Transforming lung cancer screening into a comprehensive programme to detect and treat smoking-related disease early http://ow.ly/b8L5309hUri
The paper by Pompe et al.  in this edition of the European Respiratory Journal investigated subjects from the National Lung Cancer Screening Trial (NLST), whose cause of death was recorded as being a respiratory illness other than lung cancer. The patients’ computed tomography (CT) scans were retrospectively reviewed and compared with the NLST participants of the CT arm who were still alive. Not surprisingly, significantly more lung diseases were detected in those who died from respiratory disease than in the matched control group.
We are all aware that the NLST has demonstrated a significant reduction in lung cancer mortality . An additional finding of NLST showed that all-cause mortality was also significantly lower in participants screened with CT. When deaths from lung cancer were excluded from the comparison, the reduction in overall mortality with the use of low-dose CT dropped to 3.2% and was not significant anymore .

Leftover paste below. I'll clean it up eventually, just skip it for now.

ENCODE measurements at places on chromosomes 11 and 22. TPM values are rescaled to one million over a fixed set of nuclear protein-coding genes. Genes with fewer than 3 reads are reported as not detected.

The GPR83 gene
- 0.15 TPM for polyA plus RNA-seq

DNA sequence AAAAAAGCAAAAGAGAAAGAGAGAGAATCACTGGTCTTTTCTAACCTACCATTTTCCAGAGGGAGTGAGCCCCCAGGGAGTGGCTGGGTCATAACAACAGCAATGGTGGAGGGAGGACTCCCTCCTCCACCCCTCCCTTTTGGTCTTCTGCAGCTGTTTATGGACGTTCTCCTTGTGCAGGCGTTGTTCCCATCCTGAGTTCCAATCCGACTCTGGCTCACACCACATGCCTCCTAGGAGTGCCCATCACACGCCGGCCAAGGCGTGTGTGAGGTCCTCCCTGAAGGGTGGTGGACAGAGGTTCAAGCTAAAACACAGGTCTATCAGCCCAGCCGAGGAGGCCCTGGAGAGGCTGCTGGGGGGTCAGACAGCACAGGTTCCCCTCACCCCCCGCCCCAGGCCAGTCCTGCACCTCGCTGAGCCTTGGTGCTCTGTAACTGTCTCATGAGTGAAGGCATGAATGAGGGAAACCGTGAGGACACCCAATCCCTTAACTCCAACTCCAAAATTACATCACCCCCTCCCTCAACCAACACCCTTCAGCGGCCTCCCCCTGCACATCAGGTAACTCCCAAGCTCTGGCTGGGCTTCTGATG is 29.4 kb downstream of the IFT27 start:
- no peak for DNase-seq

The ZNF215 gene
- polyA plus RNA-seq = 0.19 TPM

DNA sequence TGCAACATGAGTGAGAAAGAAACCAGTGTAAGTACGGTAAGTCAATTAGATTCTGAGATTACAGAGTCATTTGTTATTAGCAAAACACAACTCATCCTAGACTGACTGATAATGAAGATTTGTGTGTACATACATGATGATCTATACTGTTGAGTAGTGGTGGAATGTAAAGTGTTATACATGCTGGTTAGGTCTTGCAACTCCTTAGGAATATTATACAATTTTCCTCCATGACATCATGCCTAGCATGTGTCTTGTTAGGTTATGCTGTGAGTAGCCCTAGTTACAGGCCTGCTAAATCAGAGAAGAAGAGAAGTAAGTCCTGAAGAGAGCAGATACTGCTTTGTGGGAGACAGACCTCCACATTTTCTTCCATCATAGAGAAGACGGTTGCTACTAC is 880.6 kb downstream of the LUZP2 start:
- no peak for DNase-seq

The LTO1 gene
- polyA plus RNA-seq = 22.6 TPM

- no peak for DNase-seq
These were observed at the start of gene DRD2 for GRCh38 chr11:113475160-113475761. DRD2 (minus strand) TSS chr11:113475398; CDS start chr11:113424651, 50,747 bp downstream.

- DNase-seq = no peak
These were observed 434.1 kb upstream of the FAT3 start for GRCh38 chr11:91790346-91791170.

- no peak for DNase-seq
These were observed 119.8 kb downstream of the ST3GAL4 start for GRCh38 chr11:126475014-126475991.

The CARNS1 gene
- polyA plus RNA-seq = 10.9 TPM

For their retrospective case–control study, the authors hypothesised that the pulmonary abnormalities in accordance with respiratory deaths should already be visible on the CT scans and that the NLST data provided a unique opportunity to investigate the importance of these CT diagnoses for survival . Thus, the CT scans were visually assessed for the prevalence of emphysema (sub-classified as mild, moderate or severe/confluent and advanced destructive emphysema) , airway wall thickening and fibrotic lung disease. Pompe et al.  identified among the NLST participants 167 people who died from a respiratory disease other than lung cancer, most of them from chronic obstructive pulmonary disease (COPD). The authors double-checked the cause of death to put their results on stable ground. As might have been expected, these participants had significantly more pulmonary disease visible on the CT scan (severe emphysema, airway abnormalities and fibrotic lung disease) than the surviving matched-pair controls.